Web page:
The Ants of Africa
Genus Messor
Microdaceton bernardi (Bernard) Taylor - new status

Microdaceton bernardi (Bernard) Taylor - new status

return to key Type location Guinea (Microdaceton leakeyi, Bernard, 1952: 253, illustrated, worker) worker only known .

{Microdaceton leakeyi}Bernard's description of the workers of "Microdaceton leakeyi Patrizi" (translation).

Worker (previously undescribed). Types: 2 workers from the savanna at Kéoulenta and one labelled "Nimba, Lamotte". The three are identical and are 2.8 mm long without mandibles, 3.25 with.
Here briefly are the principal characters:
Colour brown, petiole and gaster darker (the queen from Kenya [of leakeyi as described by Patrizi in 1947] is dark brown, gaster black, length 4.5 mm), postpetiole clear brown, mandibles yellow-red, clypeus and tarsi clear yellow.
Sculpture very similar to that of exornatum and leakeyi, save for the gaster: that is finely striated longitudinally on the basal quarter, the rest shiny, microscopically puncturated (exornatum is not striated, leakeyi for sure on the basal part, but that is a queen). The large spines, 12 in all, characteristic of the genus, are positioned as with the leakeyi queen (those at the base of the antennae are very short, those on the vertex very close to the posterior angles, the odd posterior spine on the petiole is reduced to a tooth, longer with exornatum. Santschi and Patrizi do not indicate if there is a fine pubescence, without raised hairs. On the other hand, the example marked "Nimba" shows several raised macrochetae, short, truncated, whitish (2 on the head, 4 on the thorax, 4 on the gaster): these hairs have disappeared on the abraded specimens from Kéoulenta.
The author's figures are insufficient for the antennae and the clypeus, such that a comparison is difficult. Here, the clypeus is elongated, incurved towards its centre (see fig.); it seems triangular with leakeyi and oval, not incurved, with exornatum(?). The basal four segments of the funiculus are not equisized, as it appears from the figures, but clearly inequal; the 1st is shorter and more globular than the second, which is equal to the 4th, both being 50% longer than the 3rd. The mandibles are as for the two known species, slender, terminated by three spiniform teeth. One of the forms from Nimba possesses an additional small tooth before the main three on the right mandible. These captures are among the most interesting of Lamotte's collections."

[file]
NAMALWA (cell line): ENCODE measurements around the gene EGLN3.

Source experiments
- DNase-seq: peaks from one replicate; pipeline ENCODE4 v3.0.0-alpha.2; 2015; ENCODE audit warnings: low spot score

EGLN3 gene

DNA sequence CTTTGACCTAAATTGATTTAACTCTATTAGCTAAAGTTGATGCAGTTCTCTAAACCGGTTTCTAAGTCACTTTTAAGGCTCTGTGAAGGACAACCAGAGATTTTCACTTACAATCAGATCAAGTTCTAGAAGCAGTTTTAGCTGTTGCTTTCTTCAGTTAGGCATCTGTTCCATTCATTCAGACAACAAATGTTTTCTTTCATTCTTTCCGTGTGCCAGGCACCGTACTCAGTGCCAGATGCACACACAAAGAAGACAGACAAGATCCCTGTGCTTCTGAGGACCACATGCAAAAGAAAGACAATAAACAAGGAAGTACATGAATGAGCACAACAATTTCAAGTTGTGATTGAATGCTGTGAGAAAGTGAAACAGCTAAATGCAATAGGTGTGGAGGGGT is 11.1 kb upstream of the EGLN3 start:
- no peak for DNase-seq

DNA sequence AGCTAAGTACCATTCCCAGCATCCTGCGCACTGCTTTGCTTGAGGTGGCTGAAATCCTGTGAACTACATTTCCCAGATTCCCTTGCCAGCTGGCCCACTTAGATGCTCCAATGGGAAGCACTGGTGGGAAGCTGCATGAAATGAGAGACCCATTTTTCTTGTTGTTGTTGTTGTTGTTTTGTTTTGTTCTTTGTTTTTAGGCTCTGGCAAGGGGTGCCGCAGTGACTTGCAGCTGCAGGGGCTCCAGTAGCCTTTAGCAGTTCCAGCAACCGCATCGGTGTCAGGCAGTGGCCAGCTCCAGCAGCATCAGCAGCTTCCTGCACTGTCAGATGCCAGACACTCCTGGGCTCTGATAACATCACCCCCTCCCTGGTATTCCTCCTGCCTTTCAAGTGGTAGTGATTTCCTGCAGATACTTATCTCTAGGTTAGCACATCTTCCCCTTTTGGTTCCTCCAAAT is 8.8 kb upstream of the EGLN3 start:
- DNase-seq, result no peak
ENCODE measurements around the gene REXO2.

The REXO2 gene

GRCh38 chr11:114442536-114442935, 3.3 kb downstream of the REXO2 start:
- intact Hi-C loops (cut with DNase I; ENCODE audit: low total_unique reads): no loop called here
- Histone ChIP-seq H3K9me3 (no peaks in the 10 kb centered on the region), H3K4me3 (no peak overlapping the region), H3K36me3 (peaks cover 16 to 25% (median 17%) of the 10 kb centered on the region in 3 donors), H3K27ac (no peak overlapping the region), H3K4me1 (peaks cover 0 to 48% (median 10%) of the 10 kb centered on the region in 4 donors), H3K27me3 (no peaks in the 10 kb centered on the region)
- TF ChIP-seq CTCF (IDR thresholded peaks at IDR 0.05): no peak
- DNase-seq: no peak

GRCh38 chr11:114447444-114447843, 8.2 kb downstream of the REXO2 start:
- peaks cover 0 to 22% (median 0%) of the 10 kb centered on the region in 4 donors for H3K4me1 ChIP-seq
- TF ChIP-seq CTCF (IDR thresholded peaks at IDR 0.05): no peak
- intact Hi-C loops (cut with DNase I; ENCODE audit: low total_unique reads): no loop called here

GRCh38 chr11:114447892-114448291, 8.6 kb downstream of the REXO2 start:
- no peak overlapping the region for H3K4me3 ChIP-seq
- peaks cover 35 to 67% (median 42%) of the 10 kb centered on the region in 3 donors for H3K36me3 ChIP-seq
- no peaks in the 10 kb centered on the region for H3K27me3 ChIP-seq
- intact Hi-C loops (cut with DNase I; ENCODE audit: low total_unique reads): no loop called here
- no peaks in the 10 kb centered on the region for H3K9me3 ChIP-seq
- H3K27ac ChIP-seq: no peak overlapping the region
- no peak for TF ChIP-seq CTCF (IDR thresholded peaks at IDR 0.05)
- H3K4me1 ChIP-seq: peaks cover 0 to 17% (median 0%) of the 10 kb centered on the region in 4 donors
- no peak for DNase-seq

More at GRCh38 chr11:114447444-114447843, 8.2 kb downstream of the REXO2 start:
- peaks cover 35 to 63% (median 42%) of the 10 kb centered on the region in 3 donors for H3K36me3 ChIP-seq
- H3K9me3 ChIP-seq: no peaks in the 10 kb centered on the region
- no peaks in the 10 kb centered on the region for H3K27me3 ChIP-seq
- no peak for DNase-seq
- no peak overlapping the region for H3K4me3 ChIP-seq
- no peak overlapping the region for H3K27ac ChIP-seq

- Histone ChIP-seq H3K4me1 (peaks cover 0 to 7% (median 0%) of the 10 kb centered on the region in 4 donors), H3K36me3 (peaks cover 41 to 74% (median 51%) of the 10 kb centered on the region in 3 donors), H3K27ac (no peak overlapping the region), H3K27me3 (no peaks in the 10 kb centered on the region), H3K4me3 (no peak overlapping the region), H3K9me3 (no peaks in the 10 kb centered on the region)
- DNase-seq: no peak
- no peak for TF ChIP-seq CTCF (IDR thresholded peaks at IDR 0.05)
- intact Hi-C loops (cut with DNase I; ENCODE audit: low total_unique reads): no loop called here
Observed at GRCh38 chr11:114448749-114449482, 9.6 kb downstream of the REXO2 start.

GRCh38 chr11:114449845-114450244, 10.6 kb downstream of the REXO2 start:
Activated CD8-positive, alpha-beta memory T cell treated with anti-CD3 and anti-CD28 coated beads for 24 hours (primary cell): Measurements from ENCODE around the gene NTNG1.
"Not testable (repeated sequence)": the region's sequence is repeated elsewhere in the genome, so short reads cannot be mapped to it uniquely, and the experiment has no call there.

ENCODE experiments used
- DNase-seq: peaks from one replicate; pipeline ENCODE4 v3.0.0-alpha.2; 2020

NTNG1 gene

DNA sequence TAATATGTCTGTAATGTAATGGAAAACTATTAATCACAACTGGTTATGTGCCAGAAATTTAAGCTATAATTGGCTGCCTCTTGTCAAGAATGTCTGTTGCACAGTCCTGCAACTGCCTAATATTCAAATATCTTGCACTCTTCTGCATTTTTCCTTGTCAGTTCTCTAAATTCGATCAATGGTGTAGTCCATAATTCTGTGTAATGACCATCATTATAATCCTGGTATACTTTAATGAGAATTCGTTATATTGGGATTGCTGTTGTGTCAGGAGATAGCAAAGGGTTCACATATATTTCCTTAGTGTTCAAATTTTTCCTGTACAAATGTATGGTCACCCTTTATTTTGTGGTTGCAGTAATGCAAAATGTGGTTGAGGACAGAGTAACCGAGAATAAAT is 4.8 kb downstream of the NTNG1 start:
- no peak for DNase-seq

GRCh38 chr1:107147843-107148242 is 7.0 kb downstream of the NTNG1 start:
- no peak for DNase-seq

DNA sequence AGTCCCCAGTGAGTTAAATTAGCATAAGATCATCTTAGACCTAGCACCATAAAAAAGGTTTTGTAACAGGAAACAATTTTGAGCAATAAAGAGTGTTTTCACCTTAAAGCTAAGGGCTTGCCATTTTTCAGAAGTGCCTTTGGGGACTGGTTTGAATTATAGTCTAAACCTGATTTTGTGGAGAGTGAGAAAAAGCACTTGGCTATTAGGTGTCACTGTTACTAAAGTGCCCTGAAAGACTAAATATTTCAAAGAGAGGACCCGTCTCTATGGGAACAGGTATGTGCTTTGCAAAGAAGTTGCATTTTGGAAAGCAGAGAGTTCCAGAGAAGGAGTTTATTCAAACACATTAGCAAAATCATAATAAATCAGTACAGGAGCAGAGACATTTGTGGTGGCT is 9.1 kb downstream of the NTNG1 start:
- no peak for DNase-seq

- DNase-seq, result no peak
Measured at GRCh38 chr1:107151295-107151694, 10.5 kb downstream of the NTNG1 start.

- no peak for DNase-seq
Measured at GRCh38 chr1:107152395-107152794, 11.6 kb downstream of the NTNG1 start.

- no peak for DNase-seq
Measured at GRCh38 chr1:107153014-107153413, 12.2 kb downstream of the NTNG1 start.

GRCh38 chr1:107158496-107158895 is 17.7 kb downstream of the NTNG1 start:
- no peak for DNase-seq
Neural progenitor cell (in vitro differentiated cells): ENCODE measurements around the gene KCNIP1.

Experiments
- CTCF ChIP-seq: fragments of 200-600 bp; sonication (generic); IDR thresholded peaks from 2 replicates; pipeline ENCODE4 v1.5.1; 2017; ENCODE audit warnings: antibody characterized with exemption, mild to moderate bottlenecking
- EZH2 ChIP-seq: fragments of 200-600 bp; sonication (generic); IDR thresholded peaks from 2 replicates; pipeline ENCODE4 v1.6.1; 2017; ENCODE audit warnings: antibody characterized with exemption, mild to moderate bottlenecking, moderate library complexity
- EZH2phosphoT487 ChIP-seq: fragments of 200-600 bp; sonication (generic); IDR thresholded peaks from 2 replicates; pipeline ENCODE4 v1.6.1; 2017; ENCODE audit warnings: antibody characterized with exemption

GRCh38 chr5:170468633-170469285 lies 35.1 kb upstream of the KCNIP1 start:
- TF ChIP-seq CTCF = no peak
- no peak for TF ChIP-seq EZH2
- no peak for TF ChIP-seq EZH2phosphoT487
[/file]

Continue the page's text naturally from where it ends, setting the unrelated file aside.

{Microdaceton leakeyi}First, it has to be noted that Bolton saw neither the type worker of exornatum nor the leakeyi queen; so, his description of exornatum is definitive only for variety laevior. Also he makes no reference to Bernard's specimens nor even to his description and illustration. Thus, doubt has to be placed on Bolton's synonymy. Bernard's work predates the description of tibialis by Weber (1952) but if one compares Bernard's description with the two species recognised by Bolton, it is clear that the worker of "leakeyi" cannot be clearly placed with either. [Bolton has good illustrations (1983, Figs. 78, profile of exornatum; 79, full-face head of tibialis; 80-81, petiole, postpetiole and base of first gastral segment in dorsal view for exornatum and tibialis) and descriptive text] Notably the "leakeyi" worker has the prominent teeth on the head shown by exornatum but the latter supposedly is yellow and not dark. Curiously the dorsum of the gaster base is longitudinally striated in Bolton's illustration of exornatum var. laevior, symptomatic of the "leakeyi" worker. There are standing hairs on the gaster of "leakeyi" and not laevior.

As shown by the photomontage, the Bernard species has no hairs on the anterior clypeus or mandible; also the scapes do not reach the lateral protuberance on the head, whereas they surpass the protuberance in the East African exornatum; segments 2-4 of the funiculus are equi-sized, wheras on exornatum the second is about 125% longer than either 3 or 4; the U-shaped impression of the occiput is much deeper in the Bernard species and the propodeal spines are longer.

I can conclude only that, if one accepts the accuracy of both Bernard and Bolton, there are three, if not four, separable species involved and further full revision is required.

I thus have given the Bernard description a new status of species - Microdaceton bernardi (Bernard) Taylor

The photomontage is collated from

© 2007, 2008, 2012 - Brian Taylor CBiol FSB FRES
11, Grazingfield, Wilford, Nottingham, NG11 7FN, U.K.